Land expropriation in South Africa will be monitored by Trump's administration
South Africa's land expropriation debates have caught the eye of United States president Donald Trump.
On Thursday‚ Trump tweeted that he was looking into South Africa's land seizures.
"I have asked Secretary of State @SecPompeo to closely study the South Africa land and farm seizures and expropriations and the large scale killing of farmers. 'South African Government is now seizing land from white farmers' @TuckerCarlson @FoxNews‚" Trump tweeted.
I have asked Secretary of State @SecPompeo to closely study the South Africa land and farm seizures and expropriations and the large scale killing of farmers. “South African Government is now seizing land from white farmers.” @TuckerCarlson @FoxNews— Donald J. Trump (@realDonaldTrump) August 23, 2018
This comes just hours after President Cyril Ramaphosa answered tough questions in Parliament on the issue of land expropriation.
During a question-and-answer session‚ Ramaphosa rejected a proposal that the state should be the sole owner of all land in the country.
Earlier this week while addressing black commercial and emerging farmers at a gala dinner at the Agribusiness Transformation conference‚ Ramaphosa signalled that South Africa would become unstable if the state did not speed up land reform.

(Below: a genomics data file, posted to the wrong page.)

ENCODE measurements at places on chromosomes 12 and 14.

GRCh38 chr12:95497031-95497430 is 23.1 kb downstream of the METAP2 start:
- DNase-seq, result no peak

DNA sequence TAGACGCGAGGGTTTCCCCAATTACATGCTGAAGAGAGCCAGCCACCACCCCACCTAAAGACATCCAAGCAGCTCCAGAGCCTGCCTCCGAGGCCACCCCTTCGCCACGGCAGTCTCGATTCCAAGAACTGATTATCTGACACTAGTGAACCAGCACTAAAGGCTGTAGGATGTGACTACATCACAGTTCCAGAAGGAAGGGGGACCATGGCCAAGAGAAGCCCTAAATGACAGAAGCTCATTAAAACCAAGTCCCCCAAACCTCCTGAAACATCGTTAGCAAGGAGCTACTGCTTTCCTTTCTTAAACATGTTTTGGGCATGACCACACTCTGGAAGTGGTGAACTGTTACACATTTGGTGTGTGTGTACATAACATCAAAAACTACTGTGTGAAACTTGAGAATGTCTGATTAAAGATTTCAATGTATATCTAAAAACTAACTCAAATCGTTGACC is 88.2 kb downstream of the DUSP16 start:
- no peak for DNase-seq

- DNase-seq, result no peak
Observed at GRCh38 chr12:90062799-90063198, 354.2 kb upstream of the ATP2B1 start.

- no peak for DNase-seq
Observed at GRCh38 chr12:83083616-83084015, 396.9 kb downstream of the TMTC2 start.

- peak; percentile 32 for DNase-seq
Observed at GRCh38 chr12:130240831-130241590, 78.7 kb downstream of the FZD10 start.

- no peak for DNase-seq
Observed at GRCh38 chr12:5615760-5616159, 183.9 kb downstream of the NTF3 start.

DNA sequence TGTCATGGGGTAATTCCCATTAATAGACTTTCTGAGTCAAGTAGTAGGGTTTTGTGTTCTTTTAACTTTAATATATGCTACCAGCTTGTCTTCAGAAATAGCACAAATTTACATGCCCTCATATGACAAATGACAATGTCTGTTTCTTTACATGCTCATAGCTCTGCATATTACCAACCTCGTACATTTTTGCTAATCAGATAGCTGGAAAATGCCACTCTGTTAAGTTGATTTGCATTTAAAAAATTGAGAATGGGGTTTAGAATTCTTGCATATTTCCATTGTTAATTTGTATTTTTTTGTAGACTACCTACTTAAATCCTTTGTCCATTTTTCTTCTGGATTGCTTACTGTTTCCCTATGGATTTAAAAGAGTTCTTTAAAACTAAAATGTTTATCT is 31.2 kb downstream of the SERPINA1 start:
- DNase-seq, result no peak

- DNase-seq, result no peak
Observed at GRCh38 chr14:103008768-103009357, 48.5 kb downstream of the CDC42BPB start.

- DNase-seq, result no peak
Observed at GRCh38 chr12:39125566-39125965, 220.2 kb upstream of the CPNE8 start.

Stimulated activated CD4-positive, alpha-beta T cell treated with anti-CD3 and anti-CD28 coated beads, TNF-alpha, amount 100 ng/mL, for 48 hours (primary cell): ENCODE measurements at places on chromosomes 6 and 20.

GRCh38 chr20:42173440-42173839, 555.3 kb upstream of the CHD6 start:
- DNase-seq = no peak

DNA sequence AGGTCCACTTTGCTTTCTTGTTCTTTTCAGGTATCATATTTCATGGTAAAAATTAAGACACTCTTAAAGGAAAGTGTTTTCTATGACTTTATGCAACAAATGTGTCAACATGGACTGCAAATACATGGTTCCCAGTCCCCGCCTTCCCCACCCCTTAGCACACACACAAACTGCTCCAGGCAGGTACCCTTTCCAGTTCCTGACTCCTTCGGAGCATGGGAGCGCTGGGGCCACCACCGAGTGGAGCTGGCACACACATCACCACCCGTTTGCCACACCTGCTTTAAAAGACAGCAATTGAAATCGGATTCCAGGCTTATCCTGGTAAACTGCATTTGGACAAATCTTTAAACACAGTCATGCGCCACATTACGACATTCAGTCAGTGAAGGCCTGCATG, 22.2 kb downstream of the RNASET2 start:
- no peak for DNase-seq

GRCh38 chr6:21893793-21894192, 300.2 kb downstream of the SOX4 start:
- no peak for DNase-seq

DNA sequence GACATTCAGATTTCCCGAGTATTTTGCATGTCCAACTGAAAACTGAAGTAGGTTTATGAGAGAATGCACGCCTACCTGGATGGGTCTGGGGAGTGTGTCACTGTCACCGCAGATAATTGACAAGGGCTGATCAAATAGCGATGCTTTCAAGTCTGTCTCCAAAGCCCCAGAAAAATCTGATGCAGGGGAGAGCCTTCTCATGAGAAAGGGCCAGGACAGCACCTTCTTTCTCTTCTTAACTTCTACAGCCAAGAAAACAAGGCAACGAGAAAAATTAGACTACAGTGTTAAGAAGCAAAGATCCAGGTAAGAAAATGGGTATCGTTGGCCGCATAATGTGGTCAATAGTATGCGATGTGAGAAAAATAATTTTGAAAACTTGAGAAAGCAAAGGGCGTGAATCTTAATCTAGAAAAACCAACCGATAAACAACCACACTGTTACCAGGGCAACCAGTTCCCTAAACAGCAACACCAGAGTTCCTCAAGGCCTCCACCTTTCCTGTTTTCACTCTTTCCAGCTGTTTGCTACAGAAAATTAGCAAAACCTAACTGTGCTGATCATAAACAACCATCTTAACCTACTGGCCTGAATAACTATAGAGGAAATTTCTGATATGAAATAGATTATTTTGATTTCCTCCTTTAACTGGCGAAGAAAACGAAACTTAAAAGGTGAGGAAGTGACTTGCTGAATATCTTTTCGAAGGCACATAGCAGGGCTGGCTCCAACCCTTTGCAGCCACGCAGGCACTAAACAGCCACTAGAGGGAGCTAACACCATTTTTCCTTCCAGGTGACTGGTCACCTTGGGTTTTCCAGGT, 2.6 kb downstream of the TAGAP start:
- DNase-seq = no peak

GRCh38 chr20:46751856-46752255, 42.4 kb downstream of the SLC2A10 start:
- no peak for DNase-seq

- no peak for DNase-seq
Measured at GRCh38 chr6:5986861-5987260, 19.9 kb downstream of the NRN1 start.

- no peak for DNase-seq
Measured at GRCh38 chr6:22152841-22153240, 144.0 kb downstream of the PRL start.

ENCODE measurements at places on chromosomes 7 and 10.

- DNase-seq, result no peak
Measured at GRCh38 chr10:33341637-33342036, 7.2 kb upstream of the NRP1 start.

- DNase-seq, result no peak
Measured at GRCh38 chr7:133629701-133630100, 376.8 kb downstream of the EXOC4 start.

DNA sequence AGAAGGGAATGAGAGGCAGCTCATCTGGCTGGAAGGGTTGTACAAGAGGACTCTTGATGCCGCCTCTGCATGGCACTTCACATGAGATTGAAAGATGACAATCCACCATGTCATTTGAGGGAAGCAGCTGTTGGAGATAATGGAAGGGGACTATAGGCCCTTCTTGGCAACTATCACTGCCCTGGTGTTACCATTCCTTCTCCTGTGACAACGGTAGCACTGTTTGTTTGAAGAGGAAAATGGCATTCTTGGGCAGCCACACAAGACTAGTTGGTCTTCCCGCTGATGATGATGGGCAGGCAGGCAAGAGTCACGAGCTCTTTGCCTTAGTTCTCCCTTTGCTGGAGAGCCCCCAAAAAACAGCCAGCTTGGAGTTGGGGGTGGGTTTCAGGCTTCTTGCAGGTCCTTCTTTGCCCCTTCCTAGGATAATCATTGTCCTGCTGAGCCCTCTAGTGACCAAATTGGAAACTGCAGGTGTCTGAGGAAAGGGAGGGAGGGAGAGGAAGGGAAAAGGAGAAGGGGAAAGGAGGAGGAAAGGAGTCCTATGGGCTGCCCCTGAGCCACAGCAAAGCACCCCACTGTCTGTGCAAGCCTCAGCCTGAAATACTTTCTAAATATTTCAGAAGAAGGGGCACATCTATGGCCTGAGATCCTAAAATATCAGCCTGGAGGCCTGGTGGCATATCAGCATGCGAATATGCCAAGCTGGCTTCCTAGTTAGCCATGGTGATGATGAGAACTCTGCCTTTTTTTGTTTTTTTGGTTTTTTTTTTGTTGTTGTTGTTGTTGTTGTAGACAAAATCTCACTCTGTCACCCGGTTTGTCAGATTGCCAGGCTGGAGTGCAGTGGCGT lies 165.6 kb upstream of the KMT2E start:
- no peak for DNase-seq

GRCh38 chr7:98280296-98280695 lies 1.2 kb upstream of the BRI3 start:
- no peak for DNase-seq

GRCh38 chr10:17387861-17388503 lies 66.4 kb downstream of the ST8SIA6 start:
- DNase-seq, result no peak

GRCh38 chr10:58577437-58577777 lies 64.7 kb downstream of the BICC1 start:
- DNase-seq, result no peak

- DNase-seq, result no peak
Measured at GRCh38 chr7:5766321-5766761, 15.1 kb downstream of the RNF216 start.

“If we do not address it‚ it is going to cause instability in our country. If there is any risk‚ it will be around the land issue‚" Ramaphosa said.
“Many of you as farmers would like access to land. It is necessary that we should do this to give access to those among us that want to work the land‚ so that we can heal this festering wound of the past. The only way to heal that wound is to give land to our people‚” he said.
Even those people who have land are now beginning to realise the injustices of the past‚ he said.
“It will also bring about stability … We have embarked on a process of accelerated land reform. Some are getting terrified‚ some are even sending false messages abroad . . . It [land expropriation without compensation] has ignited a vigorous and welcomed debate.
“It has required that we confront the injustices of the past. Even those people who have land are now beginning to realise the injustices of the past.”
Ramaphosa said land expropriation without compensation was only one of the mechanisms the government was using to effect land reform.
“This whole process is but one of the mechanisms that we are going to utilise to effect land reform. The others are programmes that we have had in place for a long time . . . All South Africans want to know they have security of tenure around property rights.”
Earlier this month‚ controversy raged over an assertion that the government has already identified 139 farms which would be expropriated without compensation.
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